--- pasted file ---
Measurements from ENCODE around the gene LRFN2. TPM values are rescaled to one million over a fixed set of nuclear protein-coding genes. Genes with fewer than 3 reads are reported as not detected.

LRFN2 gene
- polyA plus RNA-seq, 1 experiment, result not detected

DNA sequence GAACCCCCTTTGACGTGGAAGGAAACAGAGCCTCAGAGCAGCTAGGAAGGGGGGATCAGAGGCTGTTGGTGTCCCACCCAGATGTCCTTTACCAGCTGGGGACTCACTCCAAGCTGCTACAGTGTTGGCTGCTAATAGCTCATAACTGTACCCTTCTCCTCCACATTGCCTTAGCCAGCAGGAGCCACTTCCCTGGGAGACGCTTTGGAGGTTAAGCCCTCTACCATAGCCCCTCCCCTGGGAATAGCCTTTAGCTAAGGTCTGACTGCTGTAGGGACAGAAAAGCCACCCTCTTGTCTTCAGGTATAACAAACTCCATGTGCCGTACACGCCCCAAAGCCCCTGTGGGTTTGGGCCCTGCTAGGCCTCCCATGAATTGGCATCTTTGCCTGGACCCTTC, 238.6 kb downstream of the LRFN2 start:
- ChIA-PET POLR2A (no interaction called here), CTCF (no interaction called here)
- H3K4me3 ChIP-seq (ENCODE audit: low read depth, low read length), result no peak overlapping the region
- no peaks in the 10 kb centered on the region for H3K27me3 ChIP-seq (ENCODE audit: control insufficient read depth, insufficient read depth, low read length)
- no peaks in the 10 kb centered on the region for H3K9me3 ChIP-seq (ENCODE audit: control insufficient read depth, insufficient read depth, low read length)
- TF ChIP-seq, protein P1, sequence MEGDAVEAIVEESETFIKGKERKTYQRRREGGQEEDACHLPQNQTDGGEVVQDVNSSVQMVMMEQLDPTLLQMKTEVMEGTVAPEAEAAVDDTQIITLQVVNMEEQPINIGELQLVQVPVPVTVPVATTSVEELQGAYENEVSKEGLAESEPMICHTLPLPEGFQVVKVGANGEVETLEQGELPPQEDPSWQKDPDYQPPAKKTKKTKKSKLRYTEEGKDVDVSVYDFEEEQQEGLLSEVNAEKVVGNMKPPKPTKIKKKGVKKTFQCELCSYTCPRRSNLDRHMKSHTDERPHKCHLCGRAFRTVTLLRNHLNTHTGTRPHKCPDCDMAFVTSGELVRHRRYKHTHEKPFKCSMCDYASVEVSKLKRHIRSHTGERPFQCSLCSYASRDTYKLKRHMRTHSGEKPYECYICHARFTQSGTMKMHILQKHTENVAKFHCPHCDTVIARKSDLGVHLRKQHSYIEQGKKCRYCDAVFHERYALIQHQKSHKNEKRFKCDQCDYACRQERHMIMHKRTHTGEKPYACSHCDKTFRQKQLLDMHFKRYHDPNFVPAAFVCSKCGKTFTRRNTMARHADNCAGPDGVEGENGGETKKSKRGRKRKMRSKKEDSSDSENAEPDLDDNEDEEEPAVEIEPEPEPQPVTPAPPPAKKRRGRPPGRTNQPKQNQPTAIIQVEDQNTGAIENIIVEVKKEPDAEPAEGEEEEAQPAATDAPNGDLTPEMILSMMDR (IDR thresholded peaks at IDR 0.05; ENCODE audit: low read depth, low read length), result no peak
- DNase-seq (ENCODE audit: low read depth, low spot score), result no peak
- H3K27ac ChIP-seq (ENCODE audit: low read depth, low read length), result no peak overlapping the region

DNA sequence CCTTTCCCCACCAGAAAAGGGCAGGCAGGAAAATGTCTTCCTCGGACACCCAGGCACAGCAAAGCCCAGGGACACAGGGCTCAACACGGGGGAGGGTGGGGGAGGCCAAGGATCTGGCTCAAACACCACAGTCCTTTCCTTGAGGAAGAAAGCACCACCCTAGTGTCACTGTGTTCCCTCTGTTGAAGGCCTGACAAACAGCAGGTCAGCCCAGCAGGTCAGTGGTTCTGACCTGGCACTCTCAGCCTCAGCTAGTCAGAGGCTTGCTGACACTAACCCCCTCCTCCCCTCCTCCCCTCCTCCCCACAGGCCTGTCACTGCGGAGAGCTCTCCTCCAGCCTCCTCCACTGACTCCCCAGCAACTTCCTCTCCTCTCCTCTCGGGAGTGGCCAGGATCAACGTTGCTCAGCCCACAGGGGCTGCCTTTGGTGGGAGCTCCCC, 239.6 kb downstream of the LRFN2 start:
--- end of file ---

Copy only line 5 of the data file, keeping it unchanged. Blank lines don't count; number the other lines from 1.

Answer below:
- ChIA-PET POLR2A (no interaction called here), CTCF (no interaction called here)